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CRC’s Synod Celebrates Ecumenicity, Hears From Guests

Peter Noteboom, general secretary of the Canadian Council of Churches
Peter Noteboom, general secretary of the Canadian Council of Churches, offered synod a blessing, “May Christ’s love compel us to deep listening, walking together, acting in love. Now and in the future.”
Photo by Bryan Haley

Two ecumenical guests from denominations in communion with the Christian Reformed Church and two guests from ecumenical groups greeted Synod 2022 with updates, words of hope, and prayer. 

Mark Rietkerk, ecumenical coordinator from the Netherlands Reformed Church attended synod with Rinze IJbema, from the Reformed Churches Liberated (Gereformeerde Kerk vrijgemaakt). Rietkerk said, “Our two denominations, Lord willing,  will be merging back into one denomination as of next year: the Dutch Reformed Churches (Nederlandse Gereformeerde Kerken).”

Rietkerk said that with a history of brokenness the re-connecting as one church in a very secular country is a blessing. In the Netherlands last year polls showed for the first time in history less than 50% of the people felt a connection to any religion. And less than 10% will attend a Christian church regularly. “That’s the context in which we work and try to preach the gospel and reach out,” Rietkerk said.

And he noted that the world watches what churches do. “People are watching, they know you’re here, they know what you’re discussing, and they’re paying attention.”

Laura Osborne, coordinator for Interreligious Relations from the Reformed Church in America, greeted synod from “general secretary Eddy Alemán, from the General Synod, and your friends and family in the Reformed Church in America.”

Osborne shared about the experience of having similar conversations to the Christian Reformed Church within the RCA saying, “Courageous and honest conversations are hard. Admitting things we wish were different is hard. Disagreeing respectfully is hard.”

Osborne shared about the RCA’s Vision 2020 team, who were called to “explore options for the future, including separation, restructuring, and staying together.” The team spent thousands of hours over three years researching and creating a report that was presented at the RCA’s General Synod in October 2021. The synod “did not change anything about the RCA’s historic stance of sexuality, that marriage is between a man and a woman, and that all people are welcome in the church and deserve pastoral care,” and that the ordaining of pastors is discerned at the classis, Osborne said. But they did agree to work on restructuring of the RCA, and granting gracious separation to churches who wish to leave.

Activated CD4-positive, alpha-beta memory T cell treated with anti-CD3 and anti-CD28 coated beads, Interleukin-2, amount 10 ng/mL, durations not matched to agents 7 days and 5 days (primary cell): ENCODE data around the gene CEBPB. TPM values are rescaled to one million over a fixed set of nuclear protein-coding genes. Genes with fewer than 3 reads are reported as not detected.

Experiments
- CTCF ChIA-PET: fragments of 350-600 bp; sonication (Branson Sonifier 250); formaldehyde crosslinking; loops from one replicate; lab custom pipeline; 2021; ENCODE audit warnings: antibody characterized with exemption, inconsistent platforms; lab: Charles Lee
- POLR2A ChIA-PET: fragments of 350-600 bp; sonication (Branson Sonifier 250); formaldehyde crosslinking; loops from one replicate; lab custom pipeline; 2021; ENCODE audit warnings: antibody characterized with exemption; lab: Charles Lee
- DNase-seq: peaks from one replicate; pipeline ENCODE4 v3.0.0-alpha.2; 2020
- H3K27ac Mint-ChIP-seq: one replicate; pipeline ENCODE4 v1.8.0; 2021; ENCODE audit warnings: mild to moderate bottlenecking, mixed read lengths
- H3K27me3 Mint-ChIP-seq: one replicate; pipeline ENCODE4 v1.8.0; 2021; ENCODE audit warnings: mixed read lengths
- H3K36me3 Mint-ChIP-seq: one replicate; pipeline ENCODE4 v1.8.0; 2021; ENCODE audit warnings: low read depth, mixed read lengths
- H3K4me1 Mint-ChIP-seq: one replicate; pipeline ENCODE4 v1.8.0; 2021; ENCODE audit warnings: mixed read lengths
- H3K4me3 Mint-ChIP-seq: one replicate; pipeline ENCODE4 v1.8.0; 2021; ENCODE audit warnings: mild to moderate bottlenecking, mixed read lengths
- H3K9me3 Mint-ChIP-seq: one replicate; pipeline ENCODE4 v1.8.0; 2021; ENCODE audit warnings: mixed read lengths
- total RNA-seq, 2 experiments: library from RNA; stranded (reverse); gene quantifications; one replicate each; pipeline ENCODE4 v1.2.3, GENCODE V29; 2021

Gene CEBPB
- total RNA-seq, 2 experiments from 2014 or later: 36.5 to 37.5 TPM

“The loss of each other is particularly hard—pastors who went to seminary together and have supported each other for years are now serving in different denominations,” Osborne said.


But she also encouraged Synod 2022: “Division does not mean God has abandoned us. Disagreeing does not mean God’s Spirit has left us. Even through the painful farewells and the beginning of our restructuring work, God is surprising us.” 

Two ecumenical groups of which the CRC is a member also greeted synod. 

Peter Noteboom, general secretary of the Canadian Council of Churches, told synod that the Council, guided by the biblical texts of John 17 and Ephesians 4, “responds to Christ’s call for unity and peace, seeks Christ’s truth with an affection for diversity, and acts in love through prayer, dialogue and witness to the gospel.”

He offered synod a blessing, “May the presence and love of Christ guide us all. May we strive to imitate Christ in all we say and do in that spirit of kenosis, of self-emptying. May Christ’s love compel us to deep listening, walking together, acting in love. Now and in the future.”

Philip Vinod Peacock, executive for justice and witness from the World Communion of Reformed Churches , was unable to attend the session in person because the airline moved the departure time for his flight home.  

Through a pre-recorded video message, Peacock brought greetings from the WCRC and reminded synod that the WCRC has 235 member churches in 109 countries representing 100 million Christians from the Reformed background.

Peacock shared about how it was a blessing to worship at synod. Peacock said, “to know that even though we are separated by cultures and continents, we are united in our one Lord and Saviour Jesus Christ. United in mission and service.”

Executive director Colin Watson Sr. noted the presence of other ecumenical guests who did not bring greetings, welcoming Lala Haja Rasendrahasina from Church of Jesus Christ in Madagascar, Phil Tanis, from the World Communion of Reformed Churches and William Zulu and Clement Mwanza from the Reformed Church in Zambia. 

William Koopmans, chair of the CRC's  Ecumenical and Interfaith Relations Committee told delegates that many other churches in fellowship also sent written greetings.

Synod 2022 is meeting at Calvin University in Grand Rapids, Mich., from June 10-16. Find daily coverage from The Banner news team at, download the Banner app on your mobile device, or follow The Banner Magazine on Facebook. On Twitter follow #crcsynod or Synod is the annual general assembly of the Christian Reformed Church (it did not gather in 2020 or 2021). Connect to the meeting’s livestream, read advisory committee reports, and find other resources at

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